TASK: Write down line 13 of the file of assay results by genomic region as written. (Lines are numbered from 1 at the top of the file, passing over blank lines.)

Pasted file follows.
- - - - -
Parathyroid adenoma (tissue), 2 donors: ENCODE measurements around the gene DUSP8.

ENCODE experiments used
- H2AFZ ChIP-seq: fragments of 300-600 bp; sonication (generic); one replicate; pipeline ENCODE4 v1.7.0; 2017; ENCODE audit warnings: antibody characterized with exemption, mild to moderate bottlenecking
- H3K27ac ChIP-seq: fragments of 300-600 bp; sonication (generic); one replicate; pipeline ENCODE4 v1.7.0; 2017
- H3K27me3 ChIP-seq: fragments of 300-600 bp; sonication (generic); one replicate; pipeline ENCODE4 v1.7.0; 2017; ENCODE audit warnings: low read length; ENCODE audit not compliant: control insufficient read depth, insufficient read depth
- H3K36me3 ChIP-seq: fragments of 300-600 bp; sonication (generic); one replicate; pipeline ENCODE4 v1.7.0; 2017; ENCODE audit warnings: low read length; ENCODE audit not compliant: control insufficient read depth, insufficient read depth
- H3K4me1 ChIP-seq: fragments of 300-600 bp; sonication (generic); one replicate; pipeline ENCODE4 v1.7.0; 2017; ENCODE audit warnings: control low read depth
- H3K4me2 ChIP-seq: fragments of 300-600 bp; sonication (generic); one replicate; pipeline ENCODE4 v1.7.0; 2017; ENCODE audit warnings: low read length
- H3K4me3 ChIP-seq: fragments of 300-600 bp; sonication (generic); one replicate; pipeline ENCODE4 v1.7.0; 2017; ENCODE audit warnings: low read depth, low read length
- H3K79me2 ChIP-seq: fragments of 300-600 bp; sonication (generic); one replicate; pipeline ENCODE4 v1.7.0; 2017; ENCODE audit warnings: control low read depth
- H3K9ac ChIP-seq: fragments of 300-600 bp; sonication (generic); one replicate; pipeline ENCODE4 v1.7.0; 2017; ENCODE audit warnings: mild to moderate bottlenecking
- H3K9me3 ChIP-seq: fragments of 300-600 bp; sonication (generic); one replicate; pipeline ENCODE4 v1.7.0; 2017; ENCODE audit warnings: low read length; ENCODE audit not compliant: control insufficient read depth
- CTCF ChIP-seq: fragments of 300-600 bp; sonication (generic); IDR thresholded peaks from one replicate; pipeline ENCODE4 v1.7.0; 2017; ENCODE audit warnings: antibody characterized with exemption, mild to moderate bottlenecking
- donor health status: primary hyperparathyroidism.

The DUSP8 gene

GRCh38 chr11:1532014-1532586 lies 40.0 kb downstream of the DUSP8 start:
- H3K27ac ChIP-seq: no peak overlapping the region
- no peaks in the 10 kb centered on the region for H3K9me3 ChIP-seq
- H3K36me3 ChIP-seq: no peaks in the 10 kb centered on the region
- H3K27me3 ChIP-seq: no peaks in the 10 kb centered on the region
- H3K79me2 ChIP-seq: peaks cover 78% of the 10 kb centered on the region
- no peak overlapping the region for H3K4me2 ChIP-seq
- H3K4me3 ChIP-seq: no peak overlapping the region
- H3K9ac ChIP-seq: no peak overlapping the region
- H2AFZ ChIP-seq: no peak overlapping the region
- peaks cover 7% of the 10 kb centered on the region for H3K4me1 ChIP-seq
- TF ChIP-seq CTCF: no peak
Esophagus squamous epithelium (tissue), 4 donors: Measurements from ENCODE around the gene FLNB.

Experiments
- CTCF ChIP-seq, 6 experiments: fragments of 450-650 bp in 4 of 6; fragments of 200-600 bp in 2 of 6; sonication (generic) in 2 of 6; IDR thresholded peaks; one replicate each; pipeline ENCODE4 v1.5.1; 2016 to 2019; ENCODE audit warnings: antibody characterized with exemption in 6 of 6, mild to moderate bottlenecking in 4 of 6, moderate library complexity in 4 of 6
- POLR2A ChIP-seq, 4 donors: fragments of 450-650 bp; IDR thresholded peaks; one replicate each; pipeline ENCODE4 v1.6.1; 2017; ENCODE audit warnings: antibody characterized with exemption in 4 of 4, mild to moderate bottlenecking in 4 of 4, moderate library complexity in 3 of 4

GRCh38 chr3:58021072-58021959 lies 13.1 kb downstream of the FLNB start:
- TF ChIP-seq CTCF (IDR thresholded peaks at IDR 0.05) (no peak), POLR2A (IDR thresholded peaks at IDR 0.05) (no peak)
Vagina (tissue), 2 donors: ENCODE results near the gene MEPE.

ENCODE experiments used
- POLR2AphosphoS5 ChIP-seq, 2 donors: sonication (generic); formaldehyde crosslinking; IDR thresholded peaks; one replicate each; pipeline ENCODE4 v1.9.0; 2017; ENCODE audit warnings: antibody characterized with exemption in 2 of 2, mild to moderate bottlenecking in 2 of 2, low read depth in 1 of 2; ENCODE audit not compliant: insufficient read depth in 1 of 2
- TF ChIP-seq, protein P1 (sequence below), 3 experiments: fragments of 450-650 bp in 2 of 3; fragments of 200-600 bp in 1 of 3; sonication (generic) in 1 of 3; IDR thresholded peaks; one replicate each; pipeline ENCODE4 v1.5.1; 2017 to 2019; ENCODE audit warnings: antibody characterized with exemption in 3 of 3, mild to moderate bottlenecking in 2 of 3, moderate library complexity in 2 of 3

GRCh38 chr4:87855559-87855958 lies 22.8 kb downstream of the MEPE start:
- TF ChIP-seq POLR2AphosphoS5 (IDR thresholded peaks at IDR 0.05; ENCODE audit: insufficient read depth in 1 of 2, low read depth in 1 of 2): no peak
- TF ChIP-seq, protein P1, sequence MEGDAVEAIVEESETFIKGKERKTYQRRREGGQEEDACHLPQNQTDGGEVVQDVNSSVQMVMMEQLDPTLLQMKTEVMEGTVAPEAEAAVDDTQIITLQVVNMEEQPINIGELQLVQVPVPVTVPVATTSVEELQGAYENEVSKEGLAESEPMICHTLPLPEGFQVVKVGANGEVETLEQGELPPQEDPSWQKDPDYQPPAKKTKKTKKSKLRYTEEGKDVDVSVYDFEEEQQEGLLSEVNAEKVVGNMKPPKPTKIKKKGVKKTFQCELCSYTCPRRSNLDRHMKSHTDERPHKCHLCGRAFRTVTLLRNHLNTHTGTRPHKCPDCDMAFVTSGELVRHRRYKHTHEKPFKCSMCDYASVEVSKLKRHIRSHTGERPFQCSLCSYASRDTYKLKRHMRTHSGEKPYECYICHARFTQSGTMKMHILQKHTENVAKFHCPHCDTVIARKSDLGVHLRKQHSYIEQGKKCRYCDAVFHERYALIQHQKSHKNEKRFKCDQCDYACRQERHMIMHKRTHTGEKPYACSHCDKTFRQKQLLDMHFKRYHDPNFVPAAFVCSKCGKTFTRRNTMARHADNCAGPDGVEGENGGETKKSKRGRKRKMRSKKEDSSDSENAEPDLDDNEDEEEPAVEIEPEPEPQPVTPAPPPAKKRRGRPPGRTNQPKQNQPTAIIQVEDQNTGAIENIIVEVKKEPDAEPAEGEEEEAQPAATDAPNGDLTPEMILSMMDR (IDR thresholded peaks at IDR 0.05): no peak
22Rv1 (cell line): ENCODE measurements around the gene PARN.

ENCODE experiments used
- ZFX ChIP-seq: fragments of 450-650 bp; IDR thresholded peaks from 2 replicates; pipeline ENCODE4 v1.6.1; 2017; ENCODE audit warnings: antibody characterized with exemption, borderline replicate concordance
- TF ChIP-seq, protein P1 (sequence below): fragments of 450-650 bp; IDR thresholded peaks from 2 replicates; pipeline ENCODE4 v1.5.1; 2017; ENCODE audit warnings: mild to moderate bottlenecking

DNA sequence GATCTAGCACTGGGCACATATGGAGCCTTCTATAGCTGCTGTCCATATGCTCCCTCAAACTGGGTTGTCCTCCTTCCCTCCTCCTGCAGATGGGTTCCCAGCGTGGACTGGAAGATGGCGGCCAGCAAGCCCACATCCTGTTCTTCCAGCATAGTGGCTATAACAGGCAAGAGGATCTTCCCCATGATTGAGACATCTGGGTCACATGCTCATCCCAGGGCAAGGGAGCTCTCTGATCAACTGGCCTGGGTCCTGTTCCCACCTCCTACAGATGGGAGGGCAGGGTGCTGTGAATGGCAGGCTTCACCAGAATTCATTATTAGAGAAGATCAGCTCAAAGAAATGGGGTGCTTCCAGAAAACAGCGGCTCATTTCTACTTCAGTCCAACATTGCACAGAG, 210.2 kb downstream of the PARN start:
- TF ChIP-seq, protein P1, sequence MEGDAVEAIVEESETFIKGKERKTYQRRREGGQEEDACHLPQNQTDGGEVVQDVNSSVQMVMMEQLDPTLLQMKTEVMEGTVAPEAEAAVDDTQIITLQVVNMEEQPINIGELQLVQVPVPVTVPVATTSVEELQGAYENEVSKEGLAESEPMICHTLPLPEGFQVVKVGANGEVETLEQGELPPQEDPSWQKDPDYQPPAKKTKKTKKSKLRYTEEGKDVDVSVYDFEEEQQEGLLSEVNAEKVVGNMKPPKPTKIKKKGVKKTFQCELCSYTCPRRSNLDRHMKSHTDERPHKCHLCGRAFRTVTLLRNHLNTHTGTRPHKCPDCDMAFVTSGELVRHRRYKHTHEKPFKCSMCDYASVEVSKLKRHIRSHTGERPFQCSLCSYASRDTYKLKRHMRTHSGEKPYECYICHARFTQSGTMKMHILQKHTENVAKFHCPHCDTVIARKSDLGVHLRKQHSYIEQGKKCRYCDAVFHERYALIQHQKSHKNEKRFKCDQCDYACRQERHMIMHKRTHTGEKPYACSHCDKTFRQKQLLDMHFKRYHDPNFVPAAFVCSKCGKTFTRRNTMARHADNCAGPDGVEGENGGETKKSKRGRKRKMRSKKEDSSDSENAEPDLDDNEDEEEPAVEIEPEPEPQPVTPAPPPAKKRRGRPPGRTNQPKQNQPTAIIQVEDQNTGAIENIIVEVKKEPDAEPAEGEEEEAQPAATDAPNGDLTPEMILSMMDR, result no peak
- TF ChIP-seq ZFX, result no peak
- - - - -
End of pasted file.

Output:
- CTCF ChIP-seq: fragments of 300-600 bp; sonication (generic); IDR thresholded peaks from one replicate; pipeline ENCODE4 v1.7.0; 2017; ENCODE audit warnings: antibody characterized with exemption, mild to moderate bottlenecking